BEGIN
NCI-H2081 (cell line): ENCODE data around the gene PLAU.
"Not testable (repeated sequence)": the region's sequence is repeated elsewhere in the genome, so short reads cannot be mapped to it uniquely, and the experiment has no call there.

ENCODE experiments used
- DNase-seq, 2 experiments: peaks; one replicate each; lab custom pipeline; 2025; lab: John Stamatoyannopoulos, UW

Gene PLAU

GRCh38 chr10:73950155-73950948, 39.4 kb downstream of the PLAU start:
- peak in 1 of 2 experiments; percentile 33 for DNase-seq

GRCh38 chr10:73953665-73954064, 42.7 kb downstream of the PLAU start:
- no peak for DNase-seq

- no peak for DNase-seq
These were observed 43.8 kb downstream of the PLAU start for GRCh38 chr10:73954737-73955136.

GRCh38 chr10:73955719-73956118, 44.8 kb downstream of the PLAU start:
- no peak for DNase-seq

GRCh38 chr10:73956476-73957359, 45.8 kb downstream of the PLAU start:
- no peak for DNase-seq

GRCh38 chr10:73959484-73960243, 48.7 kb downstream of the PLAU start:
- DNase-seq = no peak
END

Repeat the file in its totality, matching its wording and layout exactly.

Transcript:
NCI-H2081 (cell line): ENCODE data around the gene PLAU.
"Not testable (repeated sequence)": the region's sequence is repeated elsewhere in the genome, so short reads cannot be mapped to it uniquely, and the experiment has no call there.

ENCODE experiments used
- DNase-seq, 2 experiments: peaks; one replicate each; lab custom pipeline; 2025; lab: John Stamatoyannopoulos, UW

Gene PLAU

GRCh38 chr10:73950155-73950948, 39.4 kb downstream of the PLAU start:
- peak in 1 of 2 experiments; percentile 33 for DNase-seq

GRCh38 chr10:73953665-73954064, 42.7 kb downstream of the PLAU start:
- no peak for DNase-seq

- no peak for DNase-seq
These were observed 43.8 kb downstream of the PLAU start for GRCh38 chr10:73954737-73955136.

GRCh38 chr10:73955719-73956118, 44.8 kb downstream of the PLAU start:
- no peak for DNase-seq

GRCh38 chr10:73956476-73957359, 45.8 kb downstream of the PLAU start:
- no peak for DNase-seq

GRCh38 chr10:73959484-73960243, 48.7 kb downstream of the PLAU start:
- DNase-seq = no peak